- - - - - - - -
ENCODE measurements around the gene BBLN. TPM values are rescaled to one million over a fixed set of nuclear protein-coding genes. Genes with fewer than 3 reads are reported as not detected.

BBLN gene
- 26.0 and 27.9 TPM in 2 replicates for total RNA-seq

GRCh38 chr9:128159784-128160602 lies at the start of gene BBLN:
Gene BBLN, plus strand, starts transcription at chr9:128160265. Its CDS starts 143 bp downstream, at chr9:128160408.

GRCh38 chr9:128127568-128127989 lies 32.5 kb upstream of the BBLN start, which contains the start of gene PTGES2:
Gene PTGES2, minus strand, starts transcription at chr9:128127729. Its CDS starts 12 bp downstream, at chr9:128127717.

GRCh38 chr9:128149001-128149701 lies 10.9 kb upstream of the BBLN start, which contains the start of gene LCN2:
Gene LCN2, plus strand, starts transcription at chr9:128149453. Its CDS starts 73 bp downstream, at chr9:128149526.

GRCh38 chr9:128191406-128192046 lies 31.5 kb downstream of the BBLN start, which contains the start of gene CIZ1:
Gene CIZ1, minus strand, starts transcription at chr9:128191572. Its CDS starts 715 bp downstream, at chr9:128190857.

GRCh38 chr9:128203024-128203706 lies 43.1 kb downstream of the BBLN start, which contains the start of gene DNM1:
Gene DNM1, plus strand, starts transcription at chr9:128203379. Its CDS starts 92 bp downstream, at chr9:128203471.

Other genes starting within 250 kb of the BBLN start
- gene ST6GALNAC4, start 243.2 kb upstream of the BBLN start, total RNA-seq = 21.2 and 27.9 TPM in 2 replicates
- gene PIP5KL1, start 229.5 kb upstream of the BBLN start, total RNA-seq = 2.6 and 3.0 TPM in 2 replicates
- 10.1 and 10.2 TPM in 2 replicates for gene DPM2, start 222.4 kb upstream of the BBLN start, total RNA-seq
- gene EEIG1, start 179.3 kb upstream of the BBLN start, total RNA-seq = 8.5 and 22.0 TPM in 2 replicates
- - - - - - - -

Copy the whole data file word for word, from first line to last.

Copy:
ENCODE measurements around the gene BBLN. TPM values are rescaled to one million over a fixed set of nuclear protein-coding genes. Genes with fewer than 3 reads are reported as not detected.

BBLN gene
- 26.0 and 27.9 TPM in 2 replicates for total RNA-seq

GRCh38 chr9:128159784-128160602 lies at the start of gene BBLN:
Gene BBLN, plus strand, starts transcription at chr9:128160265. Its CDS starts 143 bp downstream, at chr9:128160408.

GRCh38 chr9:128127568-128127989 lies 32.5 kb upstream of the BBLN start, which contains the start of gene PTGES2:
Gene PTGES2, minus strand, starts transcription at chr9:128127729. Its CDS starts 12 bp downstream, at chr9:128127717.

GRCh38 chr9:128149001-128149701 lies 10.9 kb upstream of the BBLN start, which contains the start of gene LCN2:
Gene LCN2, plus strand, starts transcription at chr9:128149453. Its CDS starts 73 bp downstream, at chr9:128149526.

GRCh38 chr9:128191406-128192046 lies 31.5 kb downstream of the BBLN start, which contains the start of gene CIZ1:
Gene CIZ1, minus strand, starts transcription at chr9:128191572. Its CDS starts 715 bp downstream, at chr9:128190857.

GRCh38 chr9:128203024-128203706 lies 43.1 kb downstream of the BBLN start, which contains the start of gene DNM1:
Gene DNM1, plus strand, starts transcription at chr9:128203379. Its CDS starts 92 bp downstream, at chr9:128203471.

Other genes starting within 250 kb of the BBLN start
- gene ST6GALNAC4, start 243.2 kb upstream of the BBLN start, total RNA-seq = 21.2 and 27.9 TPM in 2 replicates
- gene PIP5KL1, start 229.5 kb upstream of the BBLN start, total RNA-seq = 2.6 and 3.0 TPM in 2 replicates
- 10.1 and 10.2 TPM in 2 replicates for gene DPM2, start 222.4 kb upstream of the BBLN start, total RNA-seq
- gene EEIG1, start 179.3 kb upstream of the BBLN start, total RNA-seq = 8.5 and 22.0 TPM in 2 replicates